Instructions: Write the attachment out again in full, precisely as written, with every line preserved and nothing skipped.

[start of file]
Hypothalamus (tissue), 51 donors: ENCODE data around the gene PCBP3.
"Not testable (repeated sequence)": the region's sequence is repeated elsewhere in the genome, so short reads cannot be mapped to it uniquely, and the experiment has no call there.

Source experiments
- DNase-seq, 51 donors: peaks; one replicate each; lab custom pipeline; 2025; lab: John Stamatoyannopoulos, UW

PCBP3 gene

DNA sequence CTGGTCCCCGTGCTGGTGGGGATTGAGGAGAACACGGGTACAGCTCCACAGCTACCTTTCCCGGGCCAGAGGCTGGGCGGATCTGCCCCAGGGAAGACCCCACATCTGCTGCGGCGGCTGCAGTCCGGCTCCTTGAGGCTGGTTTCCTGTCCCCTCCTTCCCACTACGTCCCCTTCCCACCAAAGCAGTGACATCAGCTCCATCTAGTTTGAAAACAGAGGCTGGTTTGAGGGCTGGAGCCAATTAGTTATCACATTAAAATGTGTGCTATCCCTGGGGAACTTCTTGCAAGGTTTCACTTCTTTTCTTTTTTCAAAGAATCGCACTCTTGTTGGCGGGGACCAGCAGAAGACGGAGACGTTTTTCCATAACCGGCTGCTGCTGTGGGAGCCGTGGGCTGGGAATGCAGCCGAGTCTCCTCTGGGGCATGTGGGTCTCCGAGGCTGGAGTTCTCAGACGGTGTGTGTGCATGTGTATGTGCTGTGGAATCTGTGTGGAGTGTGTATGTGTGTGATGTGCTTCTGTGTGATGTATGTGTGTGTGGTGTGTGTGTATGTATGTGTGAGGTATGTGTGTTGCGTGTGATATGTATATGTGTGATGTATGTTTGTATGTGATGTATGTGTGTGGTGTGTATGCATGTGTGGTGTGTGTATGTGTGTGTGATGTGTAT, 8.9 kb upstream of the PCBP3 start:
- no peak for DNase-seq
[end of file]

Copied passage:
Hypothalamus (tissue), 51 donors: ENCODE data around the gene PCBP3.
"Not testable (repeated sequence)": the region's sequence is repeated elsewhere in the genome, so short reads cannot be mapped to it uniquely, and the experiment has no call there.

Source experiments
- DNase-seq, 51 donors: peaks; one replicate each; lab custom pipeline; 2025; lab: John Stamatoyannopoulos, UW

PCBP3 gene

DNA sequence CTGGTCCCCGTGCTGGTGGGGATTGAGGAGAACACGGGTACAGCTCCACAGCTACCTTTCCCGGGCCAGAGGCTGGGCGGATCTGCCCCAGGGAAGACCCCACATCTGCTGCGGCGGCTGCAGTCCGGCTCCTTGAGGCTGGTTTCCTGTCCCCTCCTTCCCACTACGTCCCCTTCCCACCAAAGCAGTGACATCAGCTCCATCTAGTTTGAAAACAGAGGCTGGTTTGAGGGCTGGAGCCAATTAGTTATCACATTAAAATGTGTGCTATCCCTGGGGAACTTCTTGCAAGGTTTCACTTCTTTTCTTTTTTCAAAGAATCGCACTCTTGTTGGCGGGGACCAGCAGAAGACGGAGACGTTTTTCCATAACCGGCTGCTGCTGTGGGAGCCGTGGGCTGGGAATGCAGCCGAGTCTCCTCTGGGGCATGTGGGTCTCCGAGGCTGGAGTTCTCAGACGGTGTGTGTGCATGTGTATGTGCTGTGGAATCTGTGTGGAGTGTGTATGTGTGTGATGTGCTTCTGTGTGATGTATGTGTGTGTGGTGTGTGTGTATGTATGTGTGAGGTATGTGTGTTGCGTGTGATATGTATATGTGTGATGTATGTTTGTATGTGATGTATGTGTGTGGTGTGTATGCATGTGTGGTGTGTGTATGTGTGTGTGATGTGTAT, 8.9 kb upstream of the PCBP3 start:
- no peak for DNase-seq